Last week, the owner of Australia’s largest internet exchange, Pipe Networks, announced its withdrawal from the Request for Proposal process for the Government’s broadband network.

The basis of Pipe Networks’s decision was explained in a presentation to the Communications Day Summit in April, when CEO Bevan Slattery outlined the company’s view that the Government’s costing of $8.7b (which originated with Telstra) for a Fibre-To-The-Node network was far short of its own estimated cost of close to $21b, and that Telstra was the only company with sufficient information to properly develop a proposal.

A number of costings for the FTTN network have emerged in recent months, but none as high as $21b. The Government’s commitment remains at $4.7b.

Despite Pipe Networks’ scepticism, the process has attracted considerable interest. Andrew Clark in the weekend AFR revealed that eight groups had lodged bonds to participate in the RFP process, including the new Acacia consortium which includes Solomon Lew and Doug Shears.

Pipe Networks’s view is that any company other than Telstra and the G9 group (now called Terria, and represented by former NSW Treasurer Michael Egan) lacks sufficient information to participate effectively in the process and is doing so only for the purposes of profile-raising. At $5m to get in the door for the RFP process, however, that’s pretty expensive publicity.

Today Communications Minister Stephen Conroy also announced new part-time appointments to the Australian Communications and Media Authority.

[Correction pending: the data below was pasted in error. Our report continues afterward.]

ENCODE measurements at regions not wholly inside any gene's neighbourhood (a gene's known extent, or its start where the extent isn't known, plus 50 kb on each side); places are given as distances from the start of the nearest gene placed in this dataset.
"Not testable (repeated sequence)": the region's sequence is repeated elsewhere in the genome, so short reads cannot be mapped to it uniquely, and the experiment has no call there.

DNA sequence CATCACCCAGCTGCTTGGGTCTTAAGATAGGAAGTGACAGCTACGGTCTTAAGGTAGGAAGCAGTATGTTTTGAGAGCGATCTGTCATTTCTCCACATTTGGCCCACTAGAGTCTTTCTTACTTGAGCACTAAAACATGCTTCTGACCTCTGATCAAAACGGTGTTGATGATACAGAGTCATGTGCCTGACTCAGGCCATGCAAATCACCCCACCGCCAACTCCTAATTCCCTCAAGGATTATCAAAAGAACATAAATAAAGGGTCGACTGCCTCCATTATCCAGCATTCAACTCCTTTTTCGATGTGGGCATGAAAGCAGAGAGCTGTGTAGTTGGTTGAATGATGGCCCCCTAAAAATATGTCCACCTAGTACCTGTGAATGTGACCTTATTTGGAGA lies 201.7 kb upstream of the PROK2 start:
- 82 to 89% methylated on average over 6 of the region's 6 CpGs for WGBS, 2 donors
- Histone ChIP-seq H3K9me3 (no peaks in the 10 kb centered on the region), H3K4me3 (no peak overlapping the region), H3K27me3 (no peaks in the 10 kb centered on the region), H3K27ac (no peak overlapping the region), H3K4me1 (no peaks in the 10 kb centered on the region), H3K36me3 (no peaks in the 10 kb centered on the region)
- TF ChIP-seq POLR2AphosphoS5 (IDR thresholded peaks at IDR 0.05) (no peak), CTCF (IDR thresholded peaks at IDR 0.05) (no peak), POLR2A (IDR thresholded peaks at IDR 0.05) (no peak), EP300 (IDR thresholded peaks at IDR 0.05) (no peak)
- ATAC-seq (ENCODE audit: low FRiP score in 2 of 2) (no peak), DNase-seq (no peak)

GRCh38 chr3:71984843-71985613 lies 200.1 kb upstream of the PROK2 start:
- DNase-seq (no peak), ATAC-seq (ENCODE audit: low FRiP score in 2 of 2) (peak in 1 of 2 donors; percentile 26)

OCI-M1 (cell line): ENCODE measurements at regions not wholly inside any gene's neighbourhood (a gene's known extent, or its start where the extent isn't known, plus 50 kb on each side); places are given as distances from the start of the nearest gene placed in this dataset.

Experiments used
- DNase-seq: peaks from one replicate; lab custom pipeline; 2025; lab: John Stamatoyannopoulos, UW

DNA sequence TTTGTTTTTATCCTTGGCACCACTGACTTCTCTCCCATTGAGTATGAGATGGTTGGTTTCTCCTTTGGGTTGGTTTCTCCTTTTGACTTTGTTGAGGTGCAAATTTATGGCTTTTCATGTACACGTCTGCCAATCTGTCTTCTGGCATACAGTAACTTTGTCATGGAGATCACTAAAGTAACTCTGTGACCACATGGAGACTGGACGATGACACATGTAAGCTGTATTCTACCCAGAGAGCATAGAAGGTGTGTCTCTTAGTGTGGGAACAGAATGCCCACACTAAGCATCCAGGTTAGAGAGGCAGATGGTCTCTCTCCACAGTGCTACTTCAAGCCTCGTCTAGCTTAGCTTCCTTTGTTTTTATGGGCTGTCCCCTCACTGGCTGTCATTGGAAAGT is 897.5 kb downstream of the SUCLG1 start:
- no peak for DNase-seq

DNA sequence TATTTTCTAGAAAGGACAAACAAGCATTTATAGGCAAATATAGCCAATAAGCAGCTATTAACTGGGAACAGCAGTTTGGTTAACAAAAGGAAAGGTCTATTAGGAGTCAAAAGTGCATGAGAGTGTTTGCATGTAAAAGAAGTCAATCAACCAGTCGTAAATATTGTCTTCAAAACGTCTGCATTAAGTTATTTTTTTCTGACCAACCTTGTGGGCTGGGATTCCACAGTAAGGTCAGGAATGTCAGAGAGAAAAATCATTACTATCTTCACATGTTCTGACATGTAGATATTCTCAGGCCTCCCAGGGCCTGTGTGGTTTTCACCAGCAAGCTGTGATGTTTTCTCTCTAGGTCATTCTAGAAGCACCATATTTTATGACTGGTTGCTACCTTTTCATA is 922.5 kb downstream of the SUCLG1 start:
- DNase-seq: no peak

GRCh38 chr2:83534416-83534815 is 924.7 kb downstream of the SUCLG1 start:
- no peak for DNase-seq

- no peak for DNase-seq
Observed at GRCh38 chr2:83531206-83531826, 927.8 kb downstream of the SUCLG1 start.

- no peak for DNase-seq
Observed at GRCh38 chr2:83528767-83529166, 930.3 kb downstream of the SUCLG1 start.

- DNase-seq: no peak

Geoff Luther and Jennifer McNeill will commence on 1 July and both have been appointed for five years. Luther is a veteran of the old Australian Communications Authority with considerable expertise in radiocommunications issues and spectrum management. MacNeill was an ACCC Commissioner under the Howard Government and is currently a competition specialist in Canberra with DLA Phillips Fox. Both appointments were made under the Government’s new merit-based appointment requirements.

Rod Shogren and Johanna Plant have also been reappointed at ACMA for three and two years respectively.

Get Crikey for $1 a week.

Lockdowns are over and BBQs are back! At last, we get to talk to people in real life. But conversation topics outside COVID are so thin on the ground.

Join Crikey and we’ll give you something to talk about. Get your first 12 weeks for $12 to get stories, analysis and BBQ stoppers you won’t see anywhere else.

Peter Fray
Peter Fray
Editor-in-chief of Crikey
12 weeks for just $12.